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Talking roller derby with B.C. Cereal Killers

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The television show ‘RollerGames’ of the late 1980s/early 90s helped popularize the sport of , although it was presented as a theatrical version — like that of professional wrestling.

Roller derby is currently played at Kellogg Arena as the home site for the Battle Creek Cereal Killers. And while elaborate costumes and player nicknames remain a part of roller derby, team members Antoinette Konopaske and Heather Hoffman want people to know that their sport — and the hits they deliver — are very real.

“More and more we’re trying to turn this into a sport that is legitimate and is recognized as such,” Konopaske said. “And I think we are really there. I think it’s growing.”

Konopaske, a.k.a. ‘Sister Slaughter,’ and Hoffman, a.k.a. ‘Punchie Bruiser,’ were guests on the latest episode of ‘Most Valuable Podcaster,’ as the Cereal Killers get ready for their home finale on Oct. 24 against the Mitten Mavens of Lansing.

“It’s sort of like an alter ego,” Hoffman said. “Who I am as ‘Punchie’ is not exactly who I am as Heather. And that’s really important, because I don’t think I would be able to go out on the track and hit people as who I am in real life.”

Konopaske is a Battle Creek Central High School graduate and one of three original members of the Cereal Killers, which began competition in 2011. She said roller derby athletes come from all walks of life.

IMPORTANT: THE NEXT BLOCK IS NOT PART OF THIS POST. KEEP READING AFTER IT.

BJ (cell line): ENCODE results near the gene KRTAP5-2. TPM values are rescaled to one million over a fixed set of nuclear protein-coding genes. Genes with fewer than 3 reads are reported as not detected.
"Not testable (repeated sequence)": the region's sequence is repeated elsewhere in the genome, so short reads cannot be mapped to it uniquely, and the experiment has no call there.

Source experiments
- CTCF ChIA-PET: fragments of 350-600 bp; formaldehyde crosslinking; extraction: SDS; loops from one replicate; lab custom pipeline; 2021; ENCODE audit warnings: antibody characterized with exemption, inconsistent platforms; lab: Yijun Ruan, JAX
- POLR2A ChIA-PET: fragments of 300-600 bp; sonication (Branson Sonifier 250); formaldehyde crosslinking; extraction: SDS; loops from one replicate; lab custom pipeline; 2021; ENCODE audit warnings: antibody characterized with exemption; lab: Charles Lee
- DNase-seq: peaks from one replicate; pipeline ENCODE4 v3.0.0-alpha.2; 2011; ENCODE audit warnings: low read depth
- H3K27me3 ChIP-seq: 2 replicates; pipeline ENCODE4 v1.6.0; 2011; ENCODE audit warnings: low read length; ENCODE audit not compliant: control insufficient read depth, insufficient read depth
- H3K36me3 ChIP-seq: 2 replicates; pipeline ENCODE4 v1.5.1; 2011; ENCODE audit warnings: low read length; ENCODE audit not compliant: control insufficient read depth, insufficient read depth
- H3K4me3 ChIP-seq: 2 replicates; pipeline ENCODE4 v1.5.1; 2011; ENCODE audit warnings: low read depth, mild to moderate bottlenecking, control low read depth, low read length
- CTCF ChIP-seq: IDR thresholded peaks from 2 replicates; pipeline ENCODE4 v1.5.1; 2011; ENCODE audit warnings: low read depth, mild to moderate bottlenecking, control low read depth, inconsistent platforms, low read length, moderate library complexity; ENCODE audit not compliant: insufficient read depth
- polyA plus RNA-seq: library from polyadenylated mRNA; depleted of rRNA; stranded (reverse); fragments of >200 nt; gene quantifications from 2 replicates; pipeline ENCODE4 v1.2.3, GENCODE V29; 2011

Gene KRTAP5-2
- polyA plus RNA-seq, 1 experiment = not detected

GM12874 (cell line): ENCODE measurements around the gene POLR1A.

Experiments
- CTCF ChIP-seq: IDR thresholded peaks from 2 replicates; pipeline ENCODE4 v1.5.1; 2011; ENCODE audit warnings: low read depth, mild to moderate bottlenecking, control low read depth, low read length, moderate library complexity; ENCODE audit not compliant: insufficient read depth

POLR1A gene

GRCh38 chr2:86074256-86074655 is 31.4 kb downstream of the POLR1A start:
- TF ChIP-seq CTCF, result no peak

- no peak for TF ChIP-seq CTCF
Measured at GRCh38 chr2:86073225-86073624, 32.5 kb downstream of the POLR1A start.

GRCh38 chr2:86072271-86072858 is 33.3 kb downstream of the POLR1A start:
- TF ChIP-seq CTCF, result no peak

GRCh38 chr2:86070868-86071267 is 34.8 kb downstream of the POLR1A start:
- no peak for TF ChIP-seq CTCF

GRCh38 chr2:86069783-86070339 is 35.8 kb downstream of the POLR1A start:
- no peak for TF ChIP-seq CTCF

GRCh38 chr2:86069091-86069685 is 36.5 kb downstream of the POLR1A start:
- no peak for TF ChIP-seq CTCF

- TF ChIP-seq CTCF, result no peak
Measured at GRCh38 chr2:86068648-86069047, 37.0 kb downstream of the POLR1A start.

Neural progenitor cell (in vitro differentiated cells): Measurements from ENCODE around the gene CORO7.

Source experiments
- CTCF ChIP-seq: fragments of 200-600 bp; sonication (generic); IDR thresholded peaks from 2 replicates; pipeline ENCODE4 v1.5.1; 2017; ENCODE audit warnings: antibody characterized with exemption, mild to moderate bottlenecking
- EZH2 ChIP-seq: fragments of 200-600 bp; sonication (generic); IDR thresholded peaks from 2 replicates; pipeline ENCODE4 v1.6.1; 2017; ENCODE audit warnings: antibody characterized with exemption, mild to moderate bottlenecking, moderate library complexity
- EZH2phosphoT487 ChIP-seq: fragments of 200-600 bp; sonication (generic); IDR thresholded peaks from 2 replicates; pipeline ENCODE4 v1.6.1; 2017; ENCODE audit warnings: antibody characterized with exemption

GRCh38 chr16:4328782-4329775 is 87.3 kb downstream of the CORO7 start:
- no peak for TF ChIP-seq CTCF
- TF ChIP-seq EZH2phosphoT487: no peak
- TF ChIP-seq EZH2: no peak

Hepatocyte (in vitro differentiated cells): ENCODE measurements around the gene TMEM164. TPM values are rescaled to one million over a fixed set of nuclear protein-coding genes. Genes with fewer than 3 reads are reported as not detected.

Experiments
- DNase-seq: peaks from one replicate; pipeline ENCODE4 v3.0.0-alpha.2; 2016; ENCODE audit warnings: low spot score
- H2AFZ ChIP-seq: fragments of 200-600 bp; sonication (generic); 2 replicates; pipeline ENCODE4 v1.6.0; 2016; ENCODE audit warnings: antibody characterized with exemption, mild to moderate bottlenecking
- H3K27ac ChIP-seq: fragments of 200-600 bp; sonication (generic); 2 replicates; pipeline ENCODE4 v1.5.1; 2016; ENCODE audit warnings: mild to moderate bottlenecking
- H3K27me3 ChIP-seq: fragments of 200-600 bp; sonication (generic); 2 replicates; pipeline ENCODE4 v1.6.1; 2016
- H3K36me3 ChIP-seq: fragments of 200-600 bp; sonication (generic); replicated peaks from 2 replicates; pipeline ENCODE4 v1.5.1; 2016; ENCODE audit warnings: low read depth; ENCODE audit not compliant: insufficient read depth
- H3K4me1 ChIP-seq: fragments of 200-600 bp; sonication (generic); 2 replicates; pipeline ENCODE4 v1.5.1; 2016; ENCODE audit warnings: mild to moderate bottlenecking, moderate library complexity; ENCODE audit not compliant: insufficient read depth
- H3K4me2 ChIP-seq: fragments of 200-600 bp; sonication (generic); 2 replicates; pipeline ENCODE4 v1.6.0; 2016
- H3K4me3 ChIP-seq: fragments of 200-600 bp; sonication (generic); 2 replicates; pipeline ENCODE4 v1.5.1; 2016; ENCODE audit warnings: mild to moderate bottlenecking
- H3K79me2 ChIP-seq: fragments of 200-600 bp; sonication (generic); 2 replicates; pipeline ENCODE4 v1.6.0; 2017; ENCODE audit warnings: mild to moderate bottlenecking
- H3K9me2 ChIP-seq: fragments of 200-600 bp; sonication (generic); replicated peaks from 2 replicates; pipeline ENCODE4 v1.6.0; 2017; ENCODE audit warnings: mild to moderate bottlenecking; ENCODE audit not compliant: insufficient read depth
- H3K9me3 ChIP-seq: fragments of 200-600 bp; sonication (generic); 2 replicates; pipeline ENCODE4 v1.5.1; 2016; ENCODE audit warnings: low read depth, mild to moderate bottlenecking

“The competition and athleticism is one thing. Then you’ve got your camaraderie with your teammates,” Konopaske said. “These are girls I never would have thought I’d be friends with. You just develop these relationships over a period of time, whether it be six months or four years. I’d do anything for my teammates… They mean a lot to me.”

Hoffman, of Kalamazoo, was first a fan of the sport, but started competing thanks to encouragement from her late husband.

“I saw my first derby bout in Feb. of ’09 and it changed my life,” Hoffman said. “My husband had cancer, and we used to watch Derby together in Grand Rapids and Kalamazoo so he knew how important the sport was to me… I didn’t start until about six months after he passed away and it took that long to kind of get over the grief factor. But I really needed to do something with all this time, because otherwise I was just being sad.

“There is nothing else in my life that makes me feel the way I do in derby… This has completely changed my whole life around. I feel like I am bringing elements of my derby self into life.”

Nick Buckley can be reached at nbuckley@battlecreekenquirer.com or 269-966-0652. Follow him on Twitter:@NickJBuckley

 

SOURCE: http://www.battlecreekenquirer.com/story/sports/2015/10/05/podcast-talking-roller-derby-bc-cereal-killers/73418864/

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